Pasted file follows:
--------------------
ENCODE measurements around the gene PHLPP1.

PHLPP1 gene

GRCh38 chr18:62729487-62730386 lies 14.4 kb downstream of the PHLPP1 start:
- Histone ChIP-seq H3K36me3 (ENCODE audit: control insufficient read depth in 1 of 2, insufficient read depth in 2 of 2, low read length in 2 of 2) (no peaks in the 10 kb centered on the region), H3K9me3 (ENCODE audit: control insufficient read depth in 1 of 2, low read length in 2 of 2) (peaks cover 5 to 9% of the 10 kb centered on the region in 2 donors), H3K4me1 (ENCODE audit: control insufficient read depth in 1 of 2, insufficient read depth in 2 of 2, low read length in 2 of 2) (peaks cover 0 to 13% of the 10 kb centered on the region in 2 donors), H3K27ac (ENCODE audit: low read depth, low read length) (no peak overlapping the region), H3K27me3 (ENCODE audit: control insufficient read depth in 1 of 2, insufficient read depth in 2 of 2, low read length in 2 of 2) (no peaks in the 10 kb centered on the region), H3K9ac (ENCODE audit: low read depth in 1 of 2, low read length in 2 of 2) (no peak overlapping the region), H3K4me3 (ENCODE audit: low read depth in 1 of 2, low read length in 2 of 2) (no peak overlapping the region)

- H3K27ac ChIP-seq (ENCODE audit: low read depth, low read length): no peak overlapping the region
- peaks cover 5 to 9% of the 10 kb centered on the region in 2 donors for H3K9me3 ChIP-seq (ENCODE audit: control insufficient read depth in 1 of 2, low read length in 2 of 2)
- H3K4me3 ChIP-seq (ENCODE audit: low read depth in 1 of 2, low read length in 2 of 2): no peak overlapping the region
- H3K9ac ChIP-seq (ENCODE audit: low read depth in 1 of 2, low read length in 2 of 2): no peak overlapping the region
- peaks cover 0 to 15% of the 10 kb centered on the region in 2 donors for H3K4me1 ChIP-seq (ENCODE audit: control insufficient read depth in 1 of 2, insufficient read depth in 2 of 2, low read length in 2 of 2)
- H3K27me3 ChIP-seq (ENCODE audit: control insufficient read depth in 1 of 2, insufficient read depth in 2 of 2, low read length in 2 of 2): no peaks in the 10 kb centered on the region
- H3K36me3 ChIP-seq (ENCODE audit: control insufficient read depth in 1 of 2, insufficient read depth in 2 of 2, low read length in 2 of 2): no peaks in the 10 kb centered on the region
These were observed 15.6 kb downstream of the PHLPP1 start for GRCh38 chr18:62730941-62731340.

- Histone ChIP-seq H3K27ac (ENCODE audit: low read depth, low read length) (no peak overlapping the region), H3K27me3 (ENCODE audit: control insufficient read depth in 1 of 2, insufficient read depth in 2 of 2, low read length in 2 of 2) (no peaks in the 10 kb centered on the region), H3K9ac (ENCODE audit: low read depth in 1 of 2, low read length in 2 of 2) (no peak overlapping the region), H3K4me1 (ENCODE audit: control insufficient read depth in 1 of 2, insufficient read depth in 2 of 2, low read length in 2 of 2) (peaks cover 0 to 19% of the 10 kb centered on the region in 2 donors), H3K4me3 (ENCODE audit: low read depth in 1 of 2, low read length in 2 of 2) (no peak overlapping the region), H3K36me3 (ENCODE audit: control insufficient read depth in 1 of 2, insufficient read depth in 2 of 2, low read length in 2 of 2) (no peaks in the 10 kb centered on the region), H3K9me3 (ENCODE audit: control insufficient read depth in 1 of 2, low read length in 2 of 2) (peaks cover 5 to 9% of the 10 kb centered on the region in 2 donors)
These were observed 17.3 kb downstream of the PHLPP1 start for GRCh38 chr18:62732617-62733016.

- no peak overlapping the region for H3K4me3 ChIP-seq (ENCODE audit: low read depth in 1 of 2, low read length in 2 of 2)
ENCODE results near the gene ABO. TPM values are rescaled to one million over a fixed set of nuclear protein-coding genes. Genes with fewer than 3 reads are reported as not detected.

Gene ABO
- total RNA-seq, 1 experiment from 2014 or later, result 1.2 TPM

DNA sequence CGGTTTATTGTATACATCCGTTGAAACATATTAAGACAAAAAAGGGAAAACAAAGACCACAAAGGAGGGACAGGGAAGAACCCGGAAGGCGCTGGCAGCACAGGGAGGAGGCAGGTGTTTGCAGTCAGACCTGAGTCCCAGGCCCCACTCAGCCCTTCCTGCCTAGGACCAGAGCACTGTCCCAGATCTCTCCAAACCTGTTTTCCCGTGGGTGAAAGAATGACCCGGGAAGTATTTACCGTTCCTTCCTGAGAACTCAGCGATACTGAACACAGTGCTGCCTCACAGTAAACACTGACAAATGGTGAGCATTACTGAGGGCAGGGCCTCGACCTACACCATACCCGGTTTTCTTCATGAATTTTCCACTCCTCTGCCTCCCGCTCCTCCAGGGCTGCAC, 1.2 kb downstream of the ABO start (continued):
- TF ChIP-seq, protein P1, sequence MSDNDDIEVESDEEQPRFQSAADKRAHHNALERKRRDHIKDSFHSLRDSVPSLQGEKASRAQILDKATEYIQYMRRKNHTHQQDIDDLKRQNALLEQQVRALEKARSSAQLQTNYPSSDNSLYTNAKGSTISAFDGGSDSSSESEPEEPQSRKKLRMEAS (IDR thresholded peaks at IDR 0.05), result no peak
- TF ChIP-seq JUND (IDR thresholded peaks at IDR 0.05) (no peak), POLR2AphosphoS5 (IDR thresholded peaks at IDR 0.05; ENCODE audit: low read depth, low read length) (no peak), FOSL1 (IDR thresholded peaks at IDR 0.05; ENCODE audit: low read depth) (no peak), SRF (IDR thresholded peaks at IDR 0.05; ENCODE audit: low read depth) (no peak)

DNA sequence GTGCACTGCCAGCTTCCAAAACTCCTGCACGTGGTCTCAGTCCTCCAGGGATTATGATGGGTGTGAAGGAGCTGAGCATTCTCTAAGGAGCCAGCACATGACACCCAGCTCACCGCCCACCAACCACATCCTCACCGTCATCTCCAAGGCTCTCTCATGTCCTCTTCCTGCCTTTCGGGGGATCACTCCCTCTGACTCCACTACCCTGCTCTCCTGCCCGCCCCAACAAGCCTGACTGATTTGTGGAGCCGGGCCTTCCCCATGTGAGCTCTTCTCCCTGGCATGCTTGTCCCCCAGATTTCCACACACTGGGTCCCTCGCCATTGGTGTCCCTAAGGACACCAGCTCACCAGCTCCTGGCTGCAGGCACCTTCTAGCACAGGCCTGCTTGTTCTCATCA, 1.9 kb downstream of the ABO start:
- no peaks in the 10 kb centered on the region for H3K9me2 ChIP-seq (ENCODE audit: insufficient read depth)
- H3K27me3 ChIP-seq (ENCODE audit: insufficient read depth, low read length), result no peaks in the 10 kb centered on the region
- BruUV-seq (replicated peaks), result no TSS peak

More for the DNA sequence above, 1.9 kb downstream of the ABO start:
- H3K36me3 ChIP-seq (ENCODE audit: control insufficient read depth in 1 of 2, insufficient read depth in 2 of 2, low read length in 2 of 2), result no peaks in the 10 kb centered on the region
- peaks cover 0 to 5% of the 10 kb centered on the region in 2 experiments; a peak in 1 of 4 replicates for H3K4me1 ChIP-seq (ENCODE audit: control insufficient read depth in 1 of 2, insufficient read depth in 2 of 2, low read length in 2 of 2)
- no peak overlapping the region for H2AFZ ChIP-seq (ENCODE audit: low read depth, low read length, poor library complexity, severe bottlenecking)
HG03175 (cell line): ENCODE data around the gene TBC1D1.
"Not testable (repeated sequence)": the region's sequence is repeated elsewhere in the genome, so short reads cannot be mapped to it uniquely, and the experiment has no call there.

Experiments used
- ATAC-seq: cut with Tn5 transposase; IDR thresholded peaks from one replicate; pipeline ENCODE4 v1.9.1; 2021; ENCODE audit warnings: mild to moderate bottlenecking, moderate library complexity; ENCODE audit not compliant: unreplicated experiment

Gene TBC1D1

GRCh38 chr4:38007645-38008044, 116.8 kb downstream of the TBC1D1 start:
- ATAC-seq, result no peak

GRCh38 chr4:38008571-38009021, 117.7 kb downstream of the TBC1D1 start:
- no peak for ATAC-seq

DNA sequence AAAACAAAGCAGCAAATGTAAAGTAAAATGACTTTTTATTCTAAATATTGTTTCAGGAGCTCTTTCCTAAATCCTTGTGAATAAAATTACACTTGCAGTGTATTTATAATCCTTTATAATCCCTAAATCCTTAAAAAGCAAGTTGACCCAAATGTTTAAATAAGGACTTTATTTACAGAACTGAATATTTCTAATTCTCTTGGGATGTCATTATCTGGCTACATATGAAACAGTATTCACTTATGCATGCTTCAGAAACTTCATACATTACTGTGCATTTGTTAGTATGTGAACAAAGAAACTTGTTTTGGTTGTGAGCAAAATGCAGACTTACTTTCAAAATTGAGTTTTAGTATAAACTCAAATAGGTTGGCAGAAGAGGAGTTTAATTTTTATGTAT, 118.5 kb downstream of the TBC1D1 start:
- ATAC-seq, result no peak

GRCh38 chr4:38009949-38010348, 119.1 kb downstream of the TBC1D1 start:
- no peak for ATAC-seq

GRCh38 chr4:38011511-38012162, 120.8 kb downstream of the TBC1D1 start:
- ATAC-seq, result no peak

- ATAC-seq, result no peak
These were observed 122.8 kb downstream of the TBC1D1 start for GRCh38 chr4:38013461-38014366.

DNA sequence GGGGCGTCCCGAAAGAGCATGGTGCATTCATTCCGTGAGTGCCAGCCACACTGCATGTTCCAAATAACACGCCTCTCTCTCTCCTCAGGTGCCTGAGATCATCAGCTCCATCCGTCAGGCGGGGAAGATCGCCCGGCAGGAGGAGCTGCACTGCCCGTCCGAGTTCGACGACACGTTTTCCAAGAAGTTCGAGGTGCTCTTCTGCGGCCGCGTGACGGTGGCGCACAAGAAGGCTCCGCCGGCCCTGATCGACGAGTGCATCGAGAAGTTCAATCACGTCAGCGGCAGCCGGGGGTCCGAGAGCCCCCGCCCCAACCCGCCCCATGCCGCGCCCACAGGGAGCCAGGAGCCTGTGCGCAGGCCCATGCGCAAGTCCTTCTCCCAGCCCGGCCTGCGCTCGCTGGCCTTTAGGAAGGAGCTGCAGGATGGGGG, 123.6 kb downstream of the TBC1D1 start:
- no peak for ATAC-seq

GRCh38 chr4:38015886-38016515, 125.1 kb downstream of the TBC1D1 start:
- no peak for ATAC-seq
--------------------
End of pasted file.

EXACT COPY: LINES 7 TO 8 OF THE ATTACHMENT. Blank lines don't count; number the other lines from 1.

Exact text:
- H3K4me3 ChIP-seq (ENCODE audit: low read depth in 1 of 2, low read length in 2 of 2): no peak overlapping the region
- H3K9ac ChIP-seq (ENCODE audit: low read depth in 1 of 2, low read length in 2 of 2): no peak overlapping the region